As for the urgent request for the Big Blu, it has “bombing Iran written all over it”, said John Pike, a defence expert at the think tank Globalsecurity.org.
Iran’s uranium enrichment halls at Natanz, about 150 miles south of Tehran, are buried 75ft deep, while there are believed to be nuclear sites buried under granite mountains in tunnels that are like the long roots of a tree. It is not enough to drop a smart bomb down a shaft – it has to have the capacity to blast sideways with massive force.
The question of timing is becoming ever more urgent, now that Bush has fewer than 15 months left in the White House. Confidants say he is determined not to bequeath the problem of a nuclear Iran to his successor and regards it as an important part of his legacy.
Although intelligence estimates vary as to when Iran will achieve the know-how for a bomb, the French government recently received a memo from the International Atomic Energy Agency stating that Iran will be ready to run almost 3,000 cen-trifuges in 18 cascades by the end of this month, in defiance of a UN ban on uranium enrichment. It is enough, say scientists, to produce one bomb within a year. If that is the case, the hour for action may soon be upon us.
Against this backdrop, the US public is growing acclimatised to the threat of war. As the saying in Washington goes, “Iran is the new Iraq”. While controversy over the Iraq war is fading in intensity – even for the 2008 presidential candidates – the problem of a nuclear Iran is rapidly moving up the political agenda.
David Miliband, the foreign secretary, was in Washington last week for talks with Condoleezza Rice, the US secretary of state. Shortly before heading back to Britain, he declared that, for the first time, Iraq was not “the top item” for discussion, a sign of the growing stability and success of the American troop surge.
According to a spokesman for US armed forces chiefs, there was not a single military casualty last week – Iraqi or American – in Anbar, formerly a hotbed of trouble.
In so far as Iraq is presented as a threat to international security, it is increasingly in connection to growing friction with Iran.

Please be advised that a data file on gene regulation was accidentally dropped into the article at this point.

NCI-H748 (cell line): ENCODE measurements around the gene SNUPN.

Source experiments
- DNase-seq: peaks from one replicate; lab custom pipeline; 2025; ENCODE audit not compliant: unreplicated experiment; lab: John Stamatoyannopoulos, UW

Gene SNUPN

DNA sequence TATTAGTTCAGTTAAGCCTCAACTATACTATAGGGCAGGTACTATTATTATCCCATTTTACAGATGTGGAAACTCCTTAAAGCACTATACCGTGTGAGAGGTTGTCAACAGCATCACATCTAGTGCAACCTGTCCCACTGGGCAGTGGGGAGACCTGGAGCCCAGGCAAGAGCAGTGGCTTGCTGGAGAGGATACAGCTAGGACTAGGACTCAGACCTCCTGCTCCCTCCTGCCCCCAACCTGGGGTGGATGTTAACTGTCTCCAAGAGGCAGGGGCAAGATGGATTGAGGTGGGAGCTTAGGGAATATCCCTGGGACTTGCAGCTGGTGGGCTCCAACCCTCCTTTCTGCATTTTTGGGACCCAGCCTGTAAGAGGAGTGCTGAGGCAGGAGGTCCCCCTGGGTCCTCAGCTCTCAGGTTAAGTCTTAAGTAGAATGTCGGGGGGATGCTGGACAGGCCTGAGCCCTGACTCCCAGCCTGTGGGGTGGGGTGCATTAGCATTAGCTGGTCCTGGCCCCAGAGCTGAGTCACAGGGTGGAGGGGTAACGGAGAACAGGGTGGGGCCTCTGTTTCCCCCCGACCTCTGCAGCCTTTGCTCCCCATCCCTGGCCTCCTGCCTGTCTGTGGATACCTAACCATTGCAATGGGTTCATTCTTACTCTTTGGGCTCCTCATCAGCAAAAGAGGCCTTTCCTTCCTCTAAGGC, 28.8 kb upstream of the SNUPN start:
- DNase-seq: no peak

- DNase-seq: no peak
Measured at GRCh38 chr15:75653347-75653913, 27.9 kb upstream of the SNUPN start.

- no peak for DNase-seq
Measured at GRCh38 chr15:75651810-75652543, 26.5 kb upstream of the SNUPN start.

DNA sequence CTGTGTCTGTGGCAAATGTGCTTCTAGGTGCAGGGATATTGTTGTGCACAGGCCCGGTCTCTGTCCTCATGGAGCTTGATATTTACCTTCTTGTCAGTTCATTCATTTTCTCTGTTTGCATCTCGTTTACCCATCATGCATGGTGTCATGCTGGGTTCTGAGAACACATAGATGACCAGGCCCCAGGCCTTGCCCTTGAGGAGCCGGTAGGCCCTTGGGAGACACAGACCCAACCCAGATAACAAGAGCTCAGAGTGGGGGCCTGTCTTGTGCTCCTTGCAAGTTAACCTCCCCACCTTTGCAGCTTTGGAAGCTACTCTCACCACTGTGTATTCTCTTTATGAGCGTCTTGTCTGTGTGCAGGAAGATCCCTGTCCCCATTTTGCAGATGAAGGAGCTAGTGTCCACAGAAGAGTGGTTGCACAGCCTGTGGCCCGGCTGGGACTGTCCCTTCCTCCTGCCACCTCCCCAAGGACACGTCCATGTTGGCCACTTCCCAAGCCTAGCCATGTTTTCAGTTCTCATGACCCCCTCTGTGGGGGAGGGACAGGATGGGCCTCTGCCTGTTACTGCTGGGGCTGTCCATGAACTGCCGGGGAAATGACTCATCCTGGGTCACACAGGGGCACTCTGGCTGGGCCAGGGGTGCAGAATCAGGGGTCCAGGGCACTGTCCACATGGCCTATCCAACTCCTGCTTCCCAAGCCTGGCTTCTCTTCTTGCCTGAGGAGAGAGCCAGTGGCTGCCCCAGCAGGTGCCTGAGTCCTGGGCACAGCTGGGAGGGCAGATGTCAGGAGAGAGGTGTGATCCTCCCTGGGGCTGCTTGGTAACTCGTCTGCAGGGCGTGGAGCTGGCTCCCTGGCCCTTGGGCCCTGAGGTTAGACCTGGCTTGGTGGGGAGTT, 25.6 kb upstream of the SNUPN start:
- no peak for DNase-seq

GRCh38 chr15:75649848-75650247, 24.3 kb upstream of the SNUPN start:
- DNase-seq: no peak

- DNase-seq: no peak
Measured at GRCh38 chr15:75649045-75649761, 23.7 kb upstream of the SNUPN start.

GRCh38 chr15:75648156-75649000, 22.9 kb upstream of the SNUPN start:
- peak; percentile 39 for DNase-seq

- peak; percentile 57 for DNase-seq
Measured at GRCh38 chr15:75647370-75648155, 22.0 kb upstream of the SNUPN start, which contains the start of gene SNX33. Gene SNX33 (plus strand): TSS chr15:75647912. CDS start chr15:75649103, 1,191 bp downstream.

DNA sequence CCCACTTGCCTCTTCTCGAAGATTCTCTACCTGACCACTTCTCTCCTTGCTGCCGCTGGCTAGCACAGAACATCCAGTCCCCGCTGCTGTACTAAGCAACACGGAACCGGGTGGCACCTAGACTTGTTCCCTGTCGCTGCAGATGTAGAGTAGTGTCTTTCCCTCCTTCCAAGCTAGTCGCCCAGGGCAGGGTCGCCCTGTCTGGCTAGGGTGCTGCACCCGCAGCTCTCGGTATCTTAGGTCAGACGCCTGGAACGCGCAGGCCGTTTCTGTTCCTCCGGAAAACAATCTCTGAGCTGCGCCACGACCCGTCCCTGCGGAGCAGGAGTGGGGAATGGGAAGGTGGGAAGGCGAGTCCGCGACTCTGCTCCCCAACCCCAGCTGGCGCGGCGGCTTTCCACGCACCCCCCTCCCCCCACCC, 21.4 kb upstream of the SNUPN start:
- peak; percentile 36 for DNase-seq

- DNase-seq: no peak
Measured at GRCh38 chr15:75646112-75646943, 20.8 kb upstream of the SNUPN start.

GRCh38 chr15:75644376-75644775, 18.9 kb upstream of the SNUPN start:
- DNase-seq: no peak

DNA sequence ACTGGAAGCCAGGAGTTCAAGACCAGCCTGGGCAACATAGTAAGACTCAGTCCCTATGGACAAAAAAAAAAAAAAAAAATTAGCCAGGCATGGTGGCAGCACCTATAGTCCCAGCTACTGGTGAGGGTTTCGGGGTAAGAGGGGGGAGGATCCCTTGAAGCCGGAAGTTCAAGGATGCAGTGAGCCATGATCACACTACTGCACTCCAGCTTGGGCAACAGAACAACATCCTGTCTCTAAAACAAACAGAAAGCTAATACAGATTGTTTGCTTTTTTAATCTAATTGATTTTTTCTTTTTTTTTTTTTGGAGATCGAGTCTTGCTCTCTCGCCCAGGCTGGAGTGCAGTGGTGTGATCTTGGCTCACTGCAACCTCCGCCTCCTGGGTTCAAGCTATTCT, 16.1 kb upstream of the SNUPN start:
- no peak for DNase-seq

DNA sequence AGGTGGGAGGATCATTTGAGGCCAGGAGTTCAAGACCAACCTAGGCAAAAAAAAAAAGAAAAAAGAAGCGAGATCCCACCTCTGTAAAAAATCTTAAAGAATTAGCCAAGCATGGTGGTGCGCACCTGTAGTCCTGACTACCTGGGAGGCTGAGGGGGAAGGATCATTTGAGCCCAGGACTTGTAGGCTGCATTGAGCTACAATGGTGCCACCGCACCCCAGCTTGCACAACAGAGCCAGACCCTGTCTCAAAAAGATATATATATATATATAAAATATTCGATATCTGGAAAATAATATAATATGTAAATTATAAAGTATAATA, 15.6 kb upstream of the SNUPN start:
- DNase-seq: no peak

General David Petraeus, the US commander in Iraq, stated baldly last month that America was already fighting a proxy war with Iran, which is arming the sectarian militias and smuggling in weapons and sophisticated roadside bombs designed to kill American soldiers.
The US is building a forward base in Iraq called Combat Outpost Shocker just five miles from the Iranian border as a sign of its new aggressiveness against interference from President Mahmoud Ahmadinejad’s regime.
Bush’s decision to approve tough unilateral sanctions against Iran last week and to designate the Iranian Revolutionary Guard a terrorist organisation and proliferator of weapons of mass destruction marks a further escalation of the war of words and deeds with Tehran.
After Miliband was briefed on the move during his visit to Washington, Gordon Brown batted for America in the House of Commons by promising Britain would lead the effort to secure a tough sanctions resolution against Iran at the United Nations security council.
All the evidence appears to point in the direction of increasing diplomatic and military hostilities. As Robert Byrd, a Democrat member of the Senate armed services committee, put it, the action by the Bush administration “not only echoes the chest-pounding rhetoric” which preceded the invasion of Iraq in 2003, “but also raises the spectre of an intensified effort to make the case for an invasion of Iran”.
Yet a Downing street source said: “They are not at that stage.”
Could it all be an elaborate game of “chicken”, using the growing threat of an attack to force Ahmadinejad to back down on his nuclear ambitions?
Nick Burns, the State Department’s leading negotiator on Iran, said last week the imposition of new sanctions merely “supports the diplomacy and in no way, shape or form does it anticipate the use of force”.